For months we’ve all been talking about returning to normal. We can’t wait to resume our lives and get back to the freedoms and social interactions we took for granted once before. Yet along with the isolation and upheaval of the past year came new things many aren’t quite ready to let go of or change.
In a recent Stress in America polling conducted by the American Psychological Association, half of adult Americans feel anxious and uncomfortable returning to in-person interactions. For people of color, who have experienced a disproportionate effect from events over the past year, more than half are uncomfortable with the idea of returning to life like it was before the pandemic.
There is resistance to a return to an old way of life in favor of some lifestyle changes that we’ve grown accustomed to and comfortable with, for better or worse. Along with resistance, mental anguish, anxiety, stress, fear, disappointment, and dread are underlying. There is sadness emerging from another upcoming massive change and a subsequent wave of depression on the horizon.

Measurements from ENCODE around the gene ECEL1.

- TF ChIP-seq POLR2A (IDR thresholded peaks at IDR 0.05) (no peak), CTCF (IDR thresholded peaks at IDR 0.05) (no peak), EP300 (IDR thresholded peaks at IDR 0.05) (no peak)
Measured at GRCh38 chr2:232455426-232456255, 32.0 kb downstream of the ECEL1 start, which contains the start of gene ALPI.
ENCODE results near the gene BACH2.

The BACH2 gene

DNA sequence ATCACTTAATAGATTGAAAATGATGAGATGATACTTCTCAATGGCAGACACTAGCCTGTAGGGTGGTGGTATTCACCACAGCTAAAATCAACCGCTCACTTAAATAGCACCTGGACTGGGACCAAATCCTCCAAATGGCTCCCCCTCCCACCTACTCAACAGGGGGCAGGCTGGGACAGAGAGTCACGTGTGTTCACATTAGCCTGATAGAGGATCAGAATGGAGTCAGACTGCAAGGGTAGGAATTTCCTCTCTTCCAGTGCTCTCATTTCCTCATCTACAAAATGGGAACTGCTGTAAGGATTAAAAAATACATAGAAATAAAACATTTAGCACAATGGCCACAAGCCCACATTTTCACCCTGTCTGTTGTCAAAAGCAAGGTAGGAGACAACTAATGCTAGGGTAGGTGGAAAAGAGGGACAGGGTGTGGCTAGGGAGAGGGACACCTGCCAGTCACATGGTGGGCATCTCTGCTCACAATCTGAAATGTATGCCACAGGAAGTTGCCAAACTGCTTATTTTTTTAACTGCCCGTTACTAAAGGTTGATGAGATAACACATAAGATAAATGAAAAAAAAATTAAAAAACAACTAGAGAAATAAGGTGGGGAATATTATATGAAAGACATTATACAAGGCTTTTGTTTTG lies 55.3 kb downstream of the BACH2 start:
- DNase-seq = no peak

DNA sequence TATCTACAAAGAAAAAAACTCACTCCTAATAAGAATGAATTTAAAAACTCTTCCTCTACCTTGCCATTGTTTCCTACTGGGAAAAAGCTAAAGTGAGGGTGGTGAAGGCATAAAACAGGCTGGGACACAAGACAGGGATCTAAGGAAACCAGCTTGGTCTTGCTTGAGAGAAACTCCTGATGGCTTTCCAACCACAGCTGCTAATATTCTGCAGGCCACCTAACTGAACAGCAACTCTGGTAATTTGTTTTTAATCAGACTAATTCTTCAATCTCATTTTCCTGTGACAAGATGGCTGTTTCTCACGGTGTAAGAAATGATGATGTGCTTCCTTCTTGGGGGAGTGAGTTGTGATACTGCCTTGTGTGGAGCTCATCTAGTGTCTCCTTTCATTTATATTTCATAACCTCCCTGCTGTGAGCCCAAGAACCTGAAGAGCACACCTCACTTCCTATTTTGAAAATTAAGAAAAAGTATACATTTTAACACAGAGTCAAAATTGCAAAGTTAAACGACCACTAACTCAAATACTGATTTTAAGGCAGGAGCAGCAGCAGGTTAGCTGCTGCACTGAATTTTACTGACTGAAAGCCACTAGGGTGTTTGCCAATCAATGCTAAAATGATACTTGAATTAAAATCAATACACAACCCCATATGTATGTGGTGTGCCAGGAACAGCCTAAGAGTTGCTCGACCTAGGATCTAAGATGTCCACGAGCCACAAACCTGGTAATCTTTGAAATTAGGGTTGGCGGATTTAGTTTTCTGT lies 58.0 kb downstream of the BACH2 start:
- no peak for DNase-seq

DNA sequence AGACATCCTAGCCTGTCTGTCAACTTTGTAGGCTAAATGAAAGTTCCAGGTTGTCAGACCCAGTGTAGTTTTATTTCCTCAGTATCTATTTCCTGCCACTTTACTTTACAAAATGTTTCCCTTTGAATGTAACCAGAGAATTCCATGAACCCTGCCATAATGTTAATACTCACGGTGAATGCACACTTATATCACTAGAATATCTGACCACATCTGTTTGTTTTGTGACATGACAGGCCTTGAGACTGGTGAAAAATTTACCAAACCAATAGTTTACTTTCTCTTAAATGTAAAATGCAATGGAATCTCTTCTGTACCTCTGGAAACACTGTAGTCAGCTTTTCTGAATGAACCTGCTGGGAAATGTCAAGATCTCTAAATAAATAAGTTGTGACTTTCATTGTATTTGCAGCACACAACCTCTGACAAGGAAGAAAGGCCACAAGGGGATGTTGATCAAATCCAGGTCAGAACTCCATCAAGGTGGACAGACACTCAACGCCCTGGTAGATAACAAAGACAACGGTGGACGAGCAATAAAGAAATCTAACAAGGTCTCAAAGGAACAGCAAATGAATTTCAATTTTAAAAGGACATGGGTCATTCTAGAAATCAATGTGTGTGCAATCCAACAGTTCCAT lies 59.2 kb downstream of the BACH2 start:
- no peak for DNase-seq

The potential impacts on individual lives, families, communities, and businesses are unknown and something with which we are all deeply concerned. In a simplified way, what some of us are about to experience is like heading off to college for the first time. There is this immense excitement and enthusiasm for what’s to come, the new experiences you might have, the people you’ll meet. But eventually, a wave of homesickness comes, and that high we once felt dips to an inevitable low. We miss what we were so excited to leave behind.